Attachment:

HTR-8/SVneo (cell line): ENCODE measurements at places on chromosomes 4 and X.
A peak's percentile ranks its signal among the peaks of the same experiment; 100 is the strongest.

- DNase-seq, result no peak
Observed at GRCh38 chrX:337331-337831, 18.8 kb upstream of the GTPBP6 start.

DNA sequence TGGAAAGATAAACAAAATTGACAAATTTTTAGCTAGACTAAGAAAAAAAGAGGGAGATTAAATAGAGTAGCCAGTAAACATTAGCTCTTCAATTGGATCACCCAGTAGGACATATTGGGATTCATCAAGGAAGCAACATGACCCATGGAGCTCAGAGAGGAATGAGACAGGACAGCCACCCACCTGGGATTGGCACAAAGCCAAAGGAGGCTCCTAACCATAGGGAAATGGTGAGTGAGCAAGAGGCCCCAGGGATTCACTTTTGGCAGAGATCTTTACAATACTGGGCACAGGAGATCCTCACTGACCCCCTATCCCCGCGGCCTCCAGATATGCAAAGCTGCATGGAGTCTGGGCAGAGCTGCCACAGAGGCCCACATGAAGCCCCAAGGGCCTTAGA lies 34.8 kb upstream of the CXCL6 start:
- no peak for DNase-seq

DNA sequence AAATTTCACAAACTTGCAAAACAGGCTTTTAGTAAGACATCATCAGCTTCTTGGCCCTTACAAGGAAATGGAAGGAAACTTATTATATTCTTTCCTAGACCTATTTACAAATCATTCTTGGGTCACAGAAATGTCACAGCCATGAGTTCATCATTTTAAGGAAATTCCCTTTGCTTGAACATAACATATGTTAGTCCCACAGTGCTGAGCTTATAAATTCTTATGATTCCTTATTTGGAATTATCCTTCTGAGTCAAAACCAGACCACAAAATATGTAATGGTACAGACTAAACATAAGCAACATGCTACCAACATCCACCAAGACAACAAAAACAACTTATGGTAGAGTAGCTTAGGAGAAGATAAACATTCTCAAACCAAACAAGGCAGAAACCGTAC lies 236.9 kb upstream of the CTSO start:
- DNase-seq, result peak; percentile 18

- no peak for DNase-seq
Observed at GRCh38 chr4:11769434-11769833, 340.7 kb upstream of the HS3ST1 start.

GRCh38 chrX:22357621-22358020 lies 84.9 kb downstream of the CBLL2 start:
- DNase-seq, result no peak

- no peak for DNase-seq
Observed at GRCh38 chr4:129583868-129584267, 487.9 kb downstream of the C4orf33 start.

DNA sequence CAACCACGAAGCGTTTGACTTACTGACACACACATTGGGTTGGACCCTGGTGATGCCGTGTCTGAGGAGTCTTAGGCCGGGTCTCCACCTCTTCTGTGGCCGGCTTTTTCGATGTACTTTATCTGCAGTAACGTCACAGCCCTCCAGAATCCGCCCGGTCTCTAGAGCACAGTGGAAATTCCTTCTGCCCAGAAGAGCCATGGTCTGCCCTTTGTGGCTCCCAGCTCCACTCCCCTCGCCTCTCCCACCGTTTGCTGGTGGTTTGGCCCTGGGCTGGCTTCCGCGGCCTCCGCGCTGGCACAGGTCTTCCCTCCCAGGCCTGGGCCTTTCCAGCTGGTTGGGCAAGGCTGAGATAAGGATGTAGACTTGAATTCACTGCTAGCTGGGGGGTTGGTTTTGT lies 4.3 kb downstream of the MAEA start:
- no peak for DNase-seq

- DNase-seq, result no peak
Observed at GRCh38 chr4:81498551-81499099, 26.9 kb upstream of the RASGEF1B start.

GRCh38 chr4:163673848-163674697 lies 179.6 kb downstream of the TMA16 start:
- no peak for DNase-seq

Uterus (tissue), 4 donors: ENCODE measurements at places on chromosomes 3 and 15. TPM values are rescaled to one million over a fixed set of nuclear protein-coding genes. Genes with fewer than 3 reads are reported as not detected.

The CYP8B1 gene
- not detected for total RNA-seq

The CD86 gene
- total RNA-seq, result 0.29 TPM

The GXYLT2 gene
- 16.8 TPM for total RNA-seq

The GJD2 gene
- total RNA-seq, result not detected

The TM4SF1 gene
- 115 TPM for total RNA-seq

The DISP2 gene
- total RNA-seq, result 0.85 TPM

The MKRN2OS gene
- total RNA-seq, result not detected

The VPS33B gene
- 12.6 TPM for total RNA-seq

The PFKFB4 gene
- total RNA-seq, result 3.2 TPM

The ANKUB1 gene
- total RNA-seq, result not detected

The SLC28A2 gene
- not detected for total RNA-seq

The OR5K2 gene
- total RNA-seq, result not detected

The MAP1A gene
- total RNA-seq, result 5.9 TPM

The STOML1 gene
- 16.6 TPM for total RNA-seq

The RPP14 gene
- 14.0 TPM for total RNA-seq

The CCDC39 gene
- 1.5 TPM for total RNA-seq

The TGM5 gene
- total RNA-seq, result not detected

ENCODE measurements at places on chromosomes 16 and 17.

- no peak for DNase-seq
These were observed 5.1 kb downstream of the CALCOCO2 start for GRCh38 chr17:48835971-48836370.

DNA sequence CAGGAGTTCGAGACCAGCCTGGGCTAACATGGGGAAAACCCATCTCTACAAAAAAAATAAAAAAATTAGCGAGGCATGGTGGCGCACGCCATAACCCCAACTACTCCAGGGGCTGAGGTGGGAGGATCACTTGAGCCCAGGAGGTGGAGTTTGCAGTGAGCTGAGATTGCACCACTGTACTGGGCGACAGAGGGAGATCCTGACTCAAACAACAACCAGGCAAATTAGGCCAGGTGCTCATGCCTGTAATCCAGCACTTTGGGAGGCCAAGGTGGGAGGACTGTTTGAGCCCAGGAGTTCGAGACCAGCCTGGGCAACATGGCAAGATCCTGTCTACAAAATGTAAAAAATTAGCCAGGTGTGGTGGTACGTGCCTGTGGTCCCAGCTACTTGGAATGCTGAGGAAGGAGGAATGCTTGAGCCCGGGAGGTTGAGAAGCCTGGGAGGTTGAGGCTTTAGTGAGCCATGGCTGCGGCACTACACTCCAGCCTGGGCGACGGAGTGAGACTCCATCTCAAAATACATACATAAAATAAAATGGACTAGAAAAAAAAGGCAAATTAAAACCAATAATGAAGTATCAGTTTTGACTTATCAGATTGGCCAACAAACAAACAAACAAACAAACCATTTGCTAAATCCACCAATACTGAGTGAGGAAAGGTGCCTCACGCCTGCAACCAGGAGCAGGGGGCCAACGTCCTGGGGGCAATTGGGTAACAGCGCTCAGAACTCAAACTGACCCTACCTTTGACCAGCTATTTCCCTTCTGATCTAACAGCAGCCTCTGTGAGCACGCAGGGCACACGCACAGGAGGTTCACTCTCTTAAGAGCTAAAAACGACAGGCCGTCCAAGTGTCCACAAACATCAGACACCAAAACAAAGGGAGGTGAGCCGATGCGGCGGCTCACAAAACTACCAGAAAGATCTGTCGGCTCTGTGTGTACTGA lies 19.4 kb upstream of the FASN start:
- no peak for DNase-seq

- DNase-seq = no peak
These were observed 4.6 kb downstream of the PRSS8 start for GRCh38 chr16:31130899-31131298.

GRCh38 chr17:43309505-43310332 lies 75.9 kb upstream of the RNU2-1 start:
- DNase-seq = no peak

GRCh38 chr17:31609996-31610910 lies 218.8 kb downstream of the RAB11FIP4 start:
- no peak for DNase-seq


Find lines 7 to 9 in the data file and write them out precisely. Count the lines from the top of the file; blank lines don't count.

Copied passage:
DNA sequence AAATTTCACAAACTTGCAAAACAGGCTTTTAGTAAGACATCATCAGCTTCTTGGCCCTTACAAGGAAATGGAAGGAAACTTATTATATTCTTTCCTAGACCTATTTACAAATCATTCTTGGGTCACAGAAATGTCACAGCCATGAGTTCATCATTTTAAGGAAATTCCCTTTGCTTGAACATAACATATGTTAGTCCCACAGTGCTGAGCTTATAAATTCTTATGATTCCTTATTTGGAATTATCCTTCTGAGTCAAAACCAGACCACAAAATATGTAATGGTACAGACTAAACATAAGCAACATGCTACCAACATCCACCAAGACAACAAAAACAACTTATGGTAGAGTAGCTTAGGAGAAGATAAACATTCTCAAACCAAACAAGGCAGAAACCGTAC lies 236.9 kb upstream of the CTSO start:
- DNase-seq, result peak; percentile 18

- no peak for DNase-seq